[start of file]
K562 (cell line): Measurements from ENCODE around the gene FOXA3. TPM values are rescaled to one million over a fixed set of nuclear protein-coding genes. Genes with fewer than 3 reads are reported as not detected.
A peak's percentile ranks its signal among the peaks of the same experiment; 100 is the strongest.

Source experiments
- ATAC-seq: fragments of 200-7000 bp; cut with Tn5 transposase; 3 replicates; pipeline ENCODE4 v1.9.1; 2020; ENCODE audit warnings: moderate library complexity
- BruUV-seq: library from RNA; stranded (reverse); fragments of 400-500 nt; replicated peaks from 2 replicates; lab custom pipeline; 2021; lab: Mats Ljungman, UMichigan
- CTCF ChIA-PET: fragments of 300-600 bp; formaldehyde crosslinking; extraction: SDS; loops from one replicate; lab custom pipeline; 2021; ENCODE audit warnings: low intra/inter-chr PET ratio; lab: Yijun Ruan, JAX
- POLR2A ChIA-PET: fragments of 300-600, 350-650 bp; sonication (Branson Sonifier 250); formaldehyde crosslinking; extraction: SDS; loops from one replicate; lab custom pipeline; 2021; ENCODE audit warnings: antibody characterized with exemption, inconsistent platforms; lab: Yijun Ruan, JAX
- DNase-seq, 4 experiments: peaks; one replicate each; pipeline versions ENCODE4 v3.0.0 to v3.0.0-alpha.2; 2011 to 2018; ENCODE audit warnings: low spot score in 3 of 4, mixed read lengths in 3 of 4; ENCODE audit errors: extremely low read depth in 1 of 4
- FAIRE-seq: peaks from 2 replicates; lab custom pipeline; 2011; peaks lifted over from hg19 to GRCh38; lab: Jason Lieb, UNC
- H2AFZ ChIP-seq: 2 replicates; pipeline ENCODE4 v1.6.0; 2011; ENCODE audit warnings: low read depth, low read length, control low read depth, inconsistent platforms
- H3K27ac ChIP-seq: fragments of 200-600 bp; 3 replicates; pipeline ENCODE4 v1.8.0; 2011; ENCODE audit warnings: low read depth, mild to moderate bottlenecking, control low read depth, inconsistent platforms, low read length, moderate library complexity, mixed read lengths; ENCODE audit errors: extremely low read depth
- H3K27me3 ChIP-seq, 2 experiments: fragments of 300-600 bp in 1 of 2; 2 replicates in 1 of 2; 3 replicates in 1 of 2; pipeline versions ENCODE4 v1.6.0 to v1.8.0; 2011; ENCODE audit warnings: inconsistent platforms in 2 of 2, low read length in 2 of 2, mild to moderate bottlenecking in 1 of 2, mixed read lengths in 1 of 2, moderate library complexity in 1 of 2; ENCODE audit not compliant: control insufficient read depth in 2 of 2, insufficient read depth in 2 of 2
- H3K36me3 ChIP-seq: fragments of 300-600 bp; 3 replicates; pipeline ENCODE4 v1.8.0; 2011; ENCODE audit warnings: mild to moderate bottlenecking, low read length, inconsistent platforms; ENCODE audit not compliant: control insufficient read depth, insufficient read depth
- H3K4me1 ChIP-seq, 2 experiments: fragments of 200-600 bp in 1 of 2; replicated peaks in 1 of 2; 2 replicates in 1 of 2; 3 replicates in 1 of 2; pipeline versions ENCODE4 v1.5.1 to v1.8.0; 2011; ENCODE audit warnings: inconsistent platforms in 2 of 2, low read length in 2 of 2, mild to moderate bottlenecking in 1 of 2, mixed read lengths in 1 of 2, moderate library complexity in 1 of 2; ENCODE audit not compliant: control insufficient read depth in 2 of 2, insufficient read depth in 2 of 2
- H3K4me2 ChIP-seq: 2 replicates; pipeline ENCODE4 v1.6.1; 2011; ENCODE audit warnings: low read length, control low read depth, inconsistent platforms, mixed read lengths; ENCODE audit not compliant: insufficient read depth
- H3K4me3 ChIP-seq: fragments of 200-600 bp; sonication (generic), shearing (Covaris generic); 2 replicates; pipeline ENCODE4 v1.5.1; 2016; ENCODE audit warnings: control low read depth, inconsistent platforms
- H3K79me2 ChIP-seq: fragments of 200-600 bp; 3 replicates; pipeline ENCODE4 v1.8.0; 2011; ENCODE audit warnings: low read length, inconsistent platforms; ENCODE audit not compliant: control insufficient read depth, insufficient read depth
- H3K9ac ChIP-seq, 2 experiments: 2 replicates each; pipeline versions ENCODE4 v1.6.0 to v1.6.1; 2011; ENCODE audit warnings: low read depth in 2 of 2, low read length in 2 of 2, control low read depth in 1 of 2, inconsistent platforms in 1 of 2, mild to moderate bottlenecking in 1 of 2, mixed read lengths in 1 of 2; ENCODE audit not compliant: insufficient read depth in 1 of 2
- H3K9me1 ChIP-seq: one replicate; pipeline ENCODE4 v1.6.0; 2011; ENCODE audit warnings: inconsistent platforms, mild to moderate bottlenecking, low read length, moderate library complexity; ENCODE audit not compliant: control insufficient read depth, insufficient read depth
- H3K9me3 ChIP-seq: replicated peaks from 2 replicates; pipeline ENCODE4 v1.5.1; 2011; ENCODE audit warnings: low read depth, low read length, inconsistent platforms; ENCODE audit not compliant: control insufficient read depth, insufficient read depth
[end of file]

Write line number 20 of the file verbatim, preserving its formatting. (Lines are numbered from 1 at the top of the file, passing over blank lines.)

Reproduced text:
- H3K9me3 ChIP-seq: replicated peaks from 2 replicates; pipeline ENCODE4 v1.5.1; 2011; ENCODE audit warnings: low read depth, low read length, inconsistent platforms; ENCODE audit not compliant: control insufficient read depth, insufficient read depth